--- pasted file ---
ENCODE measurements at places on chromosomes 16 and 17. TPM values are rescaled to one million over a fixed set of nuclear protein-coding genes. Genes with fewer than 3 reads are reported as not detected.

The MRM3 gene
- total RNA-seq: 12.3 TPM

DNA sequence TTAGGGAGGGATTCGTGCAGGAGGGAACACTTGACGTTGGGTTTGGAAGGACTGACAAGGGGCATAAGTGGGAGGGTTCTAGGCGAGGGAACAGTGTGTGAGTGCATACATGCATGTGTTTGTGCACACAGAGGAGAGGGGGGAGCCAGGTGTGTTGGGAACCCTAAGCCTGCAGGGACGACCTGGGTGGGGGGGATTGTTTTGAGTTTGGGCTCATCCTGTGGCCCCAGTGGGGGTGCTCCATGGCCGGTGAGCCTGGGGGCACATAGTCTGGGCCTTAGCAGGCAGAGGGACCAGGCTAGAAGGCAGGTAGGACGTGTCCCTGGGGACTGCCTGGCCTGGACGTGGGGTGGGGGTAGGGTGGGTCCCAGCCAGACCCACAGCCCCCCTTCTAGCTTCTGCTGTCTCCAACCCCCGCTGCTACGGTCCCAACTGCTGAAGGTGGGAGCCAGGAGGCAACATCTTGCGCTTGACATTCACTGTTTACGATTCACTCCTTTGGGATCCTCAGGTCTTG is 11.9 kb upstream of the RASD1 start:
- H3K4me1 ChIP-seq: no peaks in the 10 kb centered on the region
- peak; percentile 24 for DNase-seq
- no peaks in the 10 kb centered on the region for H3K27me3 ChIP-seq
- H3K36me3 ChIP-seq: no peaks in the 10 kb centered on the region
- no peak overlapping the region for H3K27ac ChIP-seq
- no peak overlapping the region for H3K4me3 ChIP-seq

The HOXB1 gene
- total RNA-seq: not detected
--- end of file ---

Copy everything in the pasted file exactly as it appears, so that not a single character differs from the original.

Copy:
ENCODE measurements at places on chromosomes 16 and 17. TPM values are rescaled to one million over a fixed set of nuclear protein-coding genes. Genes with fewer than 3 reads are reported as not detected.

The MRM3 gene
- total RNA-seq: 12.3 TPM

DNA sequence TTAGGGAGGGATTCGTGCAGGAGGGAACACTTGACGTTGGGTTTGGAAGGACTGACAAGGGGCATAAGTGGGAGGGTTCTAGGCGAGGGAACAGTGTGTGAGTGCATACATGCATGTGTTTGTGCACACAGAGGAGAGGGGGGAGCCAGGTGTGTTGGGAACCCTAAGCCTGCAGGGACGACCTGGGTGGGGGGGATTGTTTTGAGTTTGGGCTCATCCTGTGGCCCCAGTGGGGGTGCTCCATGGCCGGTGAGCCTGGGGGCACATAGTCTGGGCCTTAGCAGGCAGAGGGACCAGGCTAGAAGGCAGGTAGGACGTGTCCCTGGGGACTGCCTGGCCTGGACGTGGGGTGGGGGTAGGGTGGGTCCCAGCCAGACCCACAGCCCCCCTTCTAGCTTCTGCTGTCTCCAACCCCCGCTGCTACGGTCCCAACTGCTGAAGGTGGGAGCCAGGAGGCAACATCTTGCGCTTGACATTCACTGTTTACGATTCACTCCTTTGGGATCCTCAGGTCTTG is 11.9 kb upstream of the RASD1 start:
- H3K4me1 ChIP-seq: no peaks in the 10 kb centered on the region
- peak; percentile 24 for DNase-seq
- no peaks in the 10 kb centered on the region for H3K27me3 ChIP-seq
- H3K36me3 ChIP-seq: no peaks in the 10 kb centered on the region
- no peak overlapping the region for H3K27ac ChIP-seq
- no peak overlapping the region for H3K4me3 ChIP-seq

The HOXB1 gene
- total RNA-seq: not detected